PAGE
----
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  #5  
Old 08 October 2012, 03:47 PM
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I had a rough weekend. DH had to work and I found important stuff breaking left and right. I was crying about the sewing machine incident mentioned in another thread. Little_Aud (6.5 yrs old) picked up on my mood and went out of her way to help. She distracted her sister and would run to get things for me. I couldn't parley this into her picking up in her room but I was grateful for what she did do. I told her how proud I was of her for helping. Still she seemed to be on eggshells around me. I hated that. There is a chance she was just being dramatic but I still feel bad.

Her paying attention to other people has been an issue. She interrupts a lot. Her teacher has noted this. So Little_Aud can read me at a 10 but can't at a 3. Is this progress or not?

-------------
As for mental health issues. I know what you are saying about the comment. My BIL is schizophrenic and clearly colloquial use of skitzo has little to do with actual symptoms. My kids are at additional risk for both schizophrenic and autism so I'm highly aware of the early symptoms. Perhaps too aware. I took the comments as a parental tendency to look for symptoms of disease. I saw it as self-deprecating of his own parenting abilities rather than being about people with bi-polar.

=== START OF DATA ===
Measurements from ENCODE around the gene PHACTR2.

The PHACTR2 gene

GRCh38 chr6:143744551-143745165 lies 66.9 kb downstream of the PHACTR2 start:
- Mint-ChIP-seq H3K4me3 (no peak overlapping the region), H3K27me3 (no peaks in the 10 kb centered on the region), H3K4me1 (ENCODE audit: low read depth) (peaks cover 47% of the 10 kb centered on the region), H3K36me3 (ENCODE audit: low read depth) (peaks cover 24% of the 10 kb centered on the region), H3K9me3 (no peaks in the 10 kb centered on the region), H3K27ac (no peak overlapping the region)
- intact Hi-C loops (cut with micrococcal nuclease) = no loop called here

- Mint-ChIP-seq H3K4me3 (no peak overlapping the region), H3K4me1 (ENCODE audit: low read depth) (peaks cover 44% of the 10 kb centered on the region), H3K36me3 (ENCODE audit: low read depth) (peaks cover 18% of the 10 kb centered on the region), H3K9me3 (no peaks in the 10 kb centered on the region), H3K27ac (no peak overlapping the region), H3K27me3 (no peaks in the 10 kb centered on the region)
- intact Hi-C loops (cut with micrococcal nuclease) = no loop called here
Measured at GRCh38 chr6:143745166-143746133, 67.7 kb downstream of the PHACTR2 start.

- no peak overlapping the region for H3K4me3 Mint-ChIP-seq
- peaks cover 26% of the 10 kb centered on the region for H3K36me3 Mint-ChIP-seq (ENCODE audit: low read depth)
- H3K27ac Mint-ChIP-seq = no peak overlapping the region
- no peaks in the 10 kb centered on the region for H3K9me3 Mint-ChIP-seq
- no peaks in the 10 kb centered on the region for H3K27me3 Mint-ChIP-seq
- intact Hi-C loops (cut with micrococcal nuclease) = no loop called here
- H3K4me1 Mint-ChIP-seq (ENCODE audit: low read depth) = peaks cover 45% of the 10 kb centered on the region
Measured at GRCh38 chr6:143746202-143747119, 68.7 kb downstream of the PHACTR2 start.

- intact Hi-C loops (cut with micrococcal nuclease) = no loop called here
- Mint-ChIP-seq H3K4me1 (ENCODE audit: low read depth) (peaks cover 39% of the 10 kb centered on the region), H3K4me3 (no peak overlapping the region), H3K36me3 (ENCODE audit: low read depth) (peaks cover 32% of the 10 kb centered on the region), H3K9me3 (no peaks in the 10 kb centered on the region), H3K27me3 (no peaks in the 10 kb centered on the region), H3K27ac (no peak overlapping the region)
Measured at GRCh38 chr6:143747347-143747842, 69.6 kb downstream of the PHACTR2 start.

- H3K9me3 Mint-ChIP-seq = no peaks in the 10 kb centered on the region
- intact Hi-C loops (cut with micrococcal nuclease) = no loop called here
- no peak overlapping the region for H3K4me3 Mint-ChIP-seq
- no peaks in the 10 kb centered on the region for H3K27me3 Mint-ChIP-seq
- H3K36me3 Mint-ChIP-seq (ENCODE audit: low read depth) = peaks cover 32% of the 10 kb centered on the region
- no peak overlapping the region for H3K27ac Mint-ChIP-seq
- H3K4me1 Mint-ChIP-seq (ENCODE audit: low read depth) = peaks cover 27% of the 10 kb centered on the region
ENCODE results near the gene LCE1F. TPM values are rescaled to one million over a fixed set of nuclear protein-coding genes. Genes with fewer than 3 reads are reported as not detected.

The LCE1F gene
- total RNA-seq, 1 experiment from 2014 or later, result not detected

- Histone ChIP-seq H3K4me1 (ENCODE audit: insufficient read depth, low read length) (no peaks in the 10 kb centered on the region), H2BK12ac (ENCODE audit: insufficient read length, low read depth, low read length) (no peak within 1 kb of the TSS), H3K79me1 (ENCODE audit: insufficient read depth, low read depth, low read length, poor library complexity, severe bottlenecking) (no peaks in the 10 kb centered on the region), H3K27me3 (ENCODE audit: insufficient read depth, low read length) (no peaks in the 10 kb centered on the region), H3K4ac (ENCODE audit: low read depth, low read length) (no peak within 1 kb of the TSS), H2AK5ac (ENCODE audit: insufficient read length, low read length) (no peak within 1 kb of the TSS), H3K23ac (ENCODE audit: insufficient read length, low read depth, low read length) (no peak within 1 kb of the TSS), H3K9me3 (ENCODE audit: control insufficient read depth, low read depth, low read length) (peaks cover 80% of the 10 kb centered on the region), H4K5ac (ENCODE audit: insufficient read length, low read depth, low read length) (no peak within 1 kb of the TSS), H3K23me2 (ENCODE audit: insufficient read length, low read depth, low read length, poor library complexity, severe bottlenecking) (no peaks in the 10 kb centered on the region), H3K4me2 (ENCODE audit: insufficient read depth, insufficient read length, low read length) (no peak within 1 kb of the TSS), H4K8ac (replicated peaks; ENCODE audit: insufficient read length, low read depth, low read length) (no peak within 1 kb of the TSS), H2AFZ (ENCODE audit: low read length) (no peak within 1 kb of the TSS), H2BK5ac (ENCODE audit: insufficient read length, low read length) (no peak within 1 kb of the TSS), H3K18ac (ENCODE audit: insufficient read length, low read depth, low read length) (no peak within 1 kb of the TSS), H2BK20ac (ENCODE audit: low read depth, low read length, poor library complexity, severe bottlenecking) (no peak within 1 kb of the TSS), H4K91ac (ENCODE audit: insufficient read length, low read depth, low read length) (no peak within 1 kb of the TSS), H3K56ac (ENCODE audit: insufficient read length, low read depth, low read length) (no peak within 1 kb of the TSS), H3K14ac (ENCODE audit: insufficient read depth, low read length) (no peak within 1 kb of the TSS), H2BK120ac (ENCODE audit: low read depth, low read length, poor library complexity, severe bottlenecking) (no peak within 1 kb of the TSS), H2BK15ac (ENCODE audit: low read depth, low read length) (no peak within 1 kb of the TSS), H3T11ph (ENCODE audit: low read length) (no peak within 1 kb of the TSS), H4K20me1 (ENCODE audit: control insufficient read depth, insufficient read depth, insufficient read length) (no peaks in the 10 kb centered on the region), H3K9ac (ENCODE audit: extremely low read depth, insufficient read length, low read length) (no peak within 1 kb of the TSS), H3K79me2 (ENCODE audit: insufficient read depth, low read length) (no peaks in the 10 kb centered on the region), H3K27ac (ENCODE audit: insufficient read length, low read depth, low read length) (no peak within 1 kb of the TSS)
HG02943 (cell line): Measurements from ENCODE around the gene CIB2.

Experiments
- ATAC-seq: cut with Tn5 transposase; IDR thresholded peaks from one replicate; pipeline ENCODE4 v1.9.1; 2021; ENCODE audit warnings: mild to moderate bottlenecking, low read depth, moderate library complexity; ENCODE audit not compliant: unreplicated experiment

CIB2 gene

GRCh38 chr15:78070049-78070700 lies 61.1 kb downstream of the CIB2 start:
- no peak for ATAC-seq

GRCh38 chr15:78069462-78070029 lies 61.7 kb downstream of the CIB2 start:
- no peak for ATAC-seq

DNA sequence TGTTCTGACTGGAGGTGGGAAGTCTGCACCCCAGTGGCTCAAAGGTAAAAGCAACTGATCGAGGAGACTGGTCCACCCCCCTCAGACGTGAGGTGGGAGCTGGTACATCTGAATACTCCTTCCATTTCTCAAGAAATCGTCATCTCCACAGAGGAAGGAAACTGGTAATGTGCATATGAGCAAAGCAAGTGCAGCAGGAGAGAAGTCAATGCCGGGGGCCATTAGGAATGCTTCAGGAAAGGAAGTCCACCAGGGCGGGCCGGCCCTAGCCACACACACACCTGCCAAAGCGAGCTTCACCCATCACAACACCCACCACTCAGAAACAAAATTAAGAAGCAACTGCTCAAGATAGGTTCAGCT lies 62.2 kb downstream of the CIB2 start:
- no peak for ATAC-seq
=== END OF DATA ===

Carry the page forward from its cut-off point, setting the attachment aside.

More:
This parenting thread has been such a boon for me and many parents here. There is a dearth of skeptical evidence based parenting advice on the web. We've learned to watch our fingers about many subjects to spare feeling (breastfeeding for example) but this is also a place to vent. I don't know that this sort of language happens often enough for a new rule or us to vet every post for what would the non-parents think.

I've had a breast feeding issue I've wanted to ask about but have been afraid that even the asking of it would make the formula feeder feel bad (my oldest was formula fed). See I feel the need to qualify everything on a sensitive subject. Does that help communication?
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  #6  
Old 08 October 2012, 04:51 PM
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Aud, can you use this explosion to your advantage with cue-reading? I did the same thing about a year ago. I sat my kids down after I had lost my temper. I told them I was sorry, that wasn't a good way for me to react and I was working on controlling my reactions better. I asked them if they liked it better if I raise my voice or don't. (They like me better quiet ) I told them that I will work very hard to NOT raise my voice...but I need them to work very hard to respond to the sweeter, quieter voice. And that I was going to start quietly handing out consequences instead of ever raising my voice. I then started saying quietly to them "I am frustrated because I can't get a response with my quiet voice" rather than raising my voice. My kids both started listening and responding better to me at a 3. And I got better at staying at a 3.
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Old 08 October 2012, 06:40 PM
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I'm not sure how asking people not to use an actual mental disorder as a joke is going to harm the flow of communication on this board. For the same reasons fag, calling something gay or retarded or lame isn't acceptable, it is not cool to use bi-polar lightly.